6. An airborne infrared mapping system capable of detecting the infrared radiation of objects of interest and providing a visual representation thereof comprising: a rotating optical system, means for rotating said rotatable optical system comprising a synchronous motor having a rotor and stator, a synchronous power supply electrically connected to said synchronous motor, means for stabilizing said stator to inertial space comprising roll stabilization servo geared to said stator, a servo amplifier electrically connected to said roll stabilization servo, a servo transformer in feedback association with said stator, the output of said servo transformer being fed to said servo amplifier, said servo amplifier also receiving an input indicative of aircraft roll, an infrared cell in optical association with said rotatable optical system which provides an electrical signal in accordance with infrared radiation within the instantaneous field of said rotatable optical system, means located between said rotatable optical system and said infrared cell for varying the effective scan of said rotatable optical system responsive to aircraft velocity and aircraft height comprising a field stop having a variable aperture, servo means for controlling the size of said variable aperture, a velocity-height computer electrically connected to said aperture control servo means, a cathode ray tube having intensity control means, sweep control means, and a presentation face, means for varying ill the intensity of the electron beam of said cathode ray tube in accordance with the electrical output of said infrared cell, means for synchronizing the sweep of said cathode ray tube With said rotatable optical system comprising a dual rotary capacitor driven at a one to one ratio by the rotor of said synchronous motor, two capacitors ,fixed with relation to the stator of said synchronous motor and in bridge configuration with said dual rotary capacitor, an RF generator electrically connected to said bridge configuration, demodul-ation means electrically connected to said bridge configuration, the output of said demodulation means being electrically connected to the deflection control means of said cathode ray tube, drift compensation means comprising a drift control servo geared to the sweep control means, a drift servo amplifier, a drift servo transformer in feedback association with said deflection control means, said drift servo amplifier being electrically connected to both said drift servo transformer and said drift control servo, said servo amplifier also receiving an [input from said aircraft indicative of aircraft drift, and a camera in optical association with the presentation face of said cathode ray tube.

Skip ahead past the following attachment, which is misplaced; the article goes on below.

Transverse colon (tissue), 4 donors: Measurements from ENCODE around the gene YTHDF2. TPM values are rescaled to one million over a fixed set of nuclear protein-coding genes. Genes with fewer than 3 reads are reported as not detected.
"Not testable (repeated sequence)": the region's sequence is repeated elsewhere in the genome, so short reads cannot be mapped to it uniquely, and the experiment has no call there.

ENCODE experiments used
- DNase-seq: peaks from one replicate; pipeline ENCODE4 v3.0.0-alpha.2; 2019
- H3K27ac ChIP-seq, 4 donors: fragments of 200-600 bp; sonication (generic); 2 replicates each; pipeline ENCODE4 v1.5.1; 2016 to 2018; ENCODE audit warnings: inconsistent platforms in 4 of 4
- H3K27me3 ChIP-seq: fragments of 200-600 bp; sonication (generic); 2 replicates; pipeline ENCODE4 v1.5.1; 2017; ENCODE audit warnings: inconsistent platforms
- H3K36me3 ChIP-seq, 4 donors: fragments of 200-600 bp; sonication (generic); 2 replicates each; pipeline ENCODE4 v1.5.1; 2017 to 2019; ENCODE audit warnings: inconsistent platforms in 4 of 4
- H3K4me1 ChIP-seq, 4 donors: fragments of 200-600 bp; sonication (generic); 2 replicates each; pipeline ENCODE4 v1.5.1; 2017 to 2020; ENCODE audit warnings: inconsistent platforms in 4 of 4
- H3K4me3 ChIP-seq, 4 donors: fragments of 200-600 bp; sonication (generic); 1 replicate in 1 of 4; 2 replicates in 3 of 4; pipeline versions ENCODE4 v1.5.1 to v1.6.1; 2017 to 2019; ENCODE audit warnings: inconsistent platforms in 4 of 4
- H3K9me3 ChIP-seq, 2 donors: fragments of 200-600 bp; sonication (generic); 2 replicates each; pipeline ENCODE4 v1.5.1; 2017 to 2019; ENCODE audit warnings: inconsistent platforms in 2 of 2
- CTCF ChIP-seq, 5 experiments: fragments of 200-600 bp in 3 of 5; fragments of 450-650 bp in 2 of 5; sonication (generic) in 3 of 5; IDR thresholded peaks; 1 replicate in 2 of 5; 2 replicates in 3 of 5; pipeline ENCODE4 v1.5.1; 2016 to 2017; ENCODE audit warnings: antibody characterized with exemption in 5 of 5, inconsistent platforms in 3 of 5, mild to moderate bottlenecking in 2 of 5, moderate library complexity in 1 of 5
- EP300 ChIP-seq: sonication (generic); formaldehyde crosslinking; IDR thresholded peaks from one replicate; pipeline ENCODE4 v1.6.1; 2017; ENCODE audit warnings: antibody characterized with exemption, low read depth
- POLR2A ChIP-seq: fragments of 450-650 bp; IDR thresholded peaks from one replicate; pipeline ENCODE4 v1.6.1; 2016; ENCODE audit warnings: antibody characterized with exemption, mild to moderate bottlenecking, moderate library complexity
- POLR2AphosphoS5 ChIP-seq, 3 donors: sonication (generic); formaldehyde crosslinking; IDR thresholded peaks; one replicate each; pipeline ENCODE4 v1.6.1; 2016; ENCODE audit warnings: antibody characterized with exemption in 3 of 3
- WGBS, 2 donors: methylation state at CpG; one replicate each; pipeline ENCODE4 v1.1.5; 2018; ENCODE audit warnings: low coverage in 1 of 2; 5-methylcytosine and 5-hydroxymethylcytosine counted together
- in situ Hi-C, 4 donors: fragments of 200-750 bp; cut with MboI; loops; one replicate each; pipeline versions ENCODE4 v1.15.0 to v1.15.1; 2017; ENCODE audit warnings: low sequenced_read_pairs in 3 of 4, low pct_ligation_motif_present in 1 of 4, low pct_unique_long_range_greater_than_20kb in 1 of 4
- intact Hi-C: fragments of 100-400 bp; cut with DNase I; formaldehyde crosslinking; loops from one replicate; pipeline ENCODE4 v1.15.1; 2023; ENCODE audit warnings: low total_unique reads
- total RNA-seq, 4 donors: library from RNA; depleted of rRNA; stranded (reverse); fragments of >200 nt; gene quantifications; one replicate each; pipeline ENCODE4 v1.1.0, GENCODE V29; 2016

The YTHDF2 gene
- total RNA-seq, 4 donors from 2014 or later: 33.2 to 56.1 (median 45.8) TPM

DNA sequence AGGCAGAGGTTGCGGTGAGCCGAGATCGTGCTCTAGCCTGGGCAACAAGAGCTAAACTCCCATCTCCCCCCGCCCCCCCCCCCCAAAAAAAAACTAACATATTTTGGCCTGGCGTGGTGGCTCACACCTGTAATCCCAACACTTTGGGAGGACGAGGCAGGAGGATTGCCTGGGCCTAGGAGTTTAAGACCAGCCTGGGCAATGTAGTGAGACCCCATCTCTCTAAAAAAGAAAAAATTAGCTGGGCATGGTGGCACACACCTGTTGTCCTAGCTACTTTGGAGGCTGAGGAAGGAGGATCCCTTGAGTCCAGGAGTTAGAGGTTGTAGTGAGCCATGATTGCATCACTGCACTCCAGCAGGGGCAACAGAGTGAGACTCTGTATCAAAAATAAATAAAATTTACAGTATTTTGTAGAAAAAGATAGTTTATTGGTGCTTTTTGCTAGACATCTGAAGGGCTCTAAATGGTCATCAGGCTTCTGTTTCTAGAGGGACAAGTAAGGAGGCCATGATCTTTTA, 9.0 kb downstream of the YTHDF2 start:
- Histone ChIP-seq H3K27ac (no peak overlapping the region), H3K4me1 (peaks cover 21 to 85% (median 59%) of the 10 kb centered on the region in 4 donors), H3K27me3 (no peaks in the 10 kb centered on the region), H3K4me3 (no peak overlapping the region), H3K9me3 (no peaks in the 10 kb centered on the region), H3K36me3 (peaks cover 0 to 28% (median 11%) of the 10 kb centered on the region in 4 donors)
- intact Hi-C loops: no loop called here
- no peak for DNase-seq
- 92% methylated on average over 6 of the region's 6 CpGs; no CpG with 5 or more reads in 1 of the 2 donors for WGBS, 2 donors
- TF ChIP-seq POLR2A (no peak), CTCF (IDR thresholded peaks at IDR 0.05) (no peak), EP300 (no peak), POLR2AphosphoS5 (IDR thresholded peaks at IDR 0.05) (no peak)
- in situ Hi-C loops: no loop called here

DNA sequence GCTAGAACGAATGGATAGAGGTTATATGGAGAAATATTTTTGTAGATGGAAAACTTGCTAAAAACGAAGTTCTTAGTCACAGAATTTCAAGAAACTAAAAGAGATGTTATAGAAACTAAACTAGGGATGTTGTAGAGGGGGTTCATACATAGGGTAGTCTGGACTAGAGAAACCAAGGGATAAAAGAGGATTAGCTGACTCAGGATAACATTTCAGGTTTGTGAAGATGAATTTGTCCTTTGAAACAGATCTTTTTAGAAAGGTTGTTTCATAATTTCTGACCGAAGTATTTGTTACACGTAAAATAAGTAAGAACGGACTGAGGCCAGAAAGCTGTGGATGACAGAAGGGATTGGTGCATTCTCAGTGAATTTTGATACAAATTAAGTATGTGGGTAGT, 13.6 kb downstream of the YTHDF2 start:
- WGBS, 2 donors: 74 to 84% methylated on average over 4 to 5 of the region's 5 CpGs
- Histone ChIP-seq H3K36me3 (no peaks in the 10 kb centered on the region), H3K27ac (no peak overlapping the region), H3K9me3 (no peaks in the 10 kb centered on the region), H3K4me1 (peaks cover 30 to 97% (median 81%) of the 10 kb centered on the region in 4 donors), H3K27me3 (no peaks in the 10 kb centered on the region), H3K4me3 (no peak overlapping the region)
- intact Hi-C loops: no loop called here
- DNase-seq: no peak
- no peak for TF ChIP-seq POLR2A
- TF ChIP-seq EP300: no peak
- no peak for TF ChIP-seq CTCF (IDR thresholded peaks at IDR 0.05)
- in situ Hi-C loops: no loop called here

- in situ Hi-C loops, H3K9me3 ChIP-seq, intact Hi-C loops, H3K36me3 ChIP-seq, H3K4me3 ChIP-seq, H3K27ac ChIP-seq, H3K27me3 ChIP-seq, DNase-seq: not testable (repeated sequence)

7. An airborne infrared mapping system capable of de tecting the infrared radiation of objects of interest and providing a visual representation thereof comprising: a synchronous motor havinga rotor and stator, means for stabilizing said stator to inertial space, a synchronous power supply electrically connected to said synchronous motor, a rotatable optical system driven by said rotor, an infrared .cell in optical association with said rotatable optical systern which provides electrical signals according to the infrared radiation within the instantaneous field of view of said rotatable optical system, a field stop having a variable aperture located between said rotatable optical syshaving intensity control means, sweep control means, focus control means and a presentation face, said first amplification means having one of said outputs electrically connected to deflection current generating means, said deflection current generating means electrically connected to said sweep control means, a blanking pulse generator driven in one to one ratio by said rotor of said synchronous motor, a brightness control means, the output of said blanking pulse generator being fed into said brightness control means, the other of said outputs of said first amplification means being fed into said brightness control means, said intensity control means receptive of electrical signals from both said brightness control means and second amplification means electrically connected to said infrared cell, drift control means associated with said sweep control means, focus control means electrically connected to said velocity over height computing means for controlling the focus of said cathode ray' tube, and a camera in optical association with the presentation face of said cathode ray tube.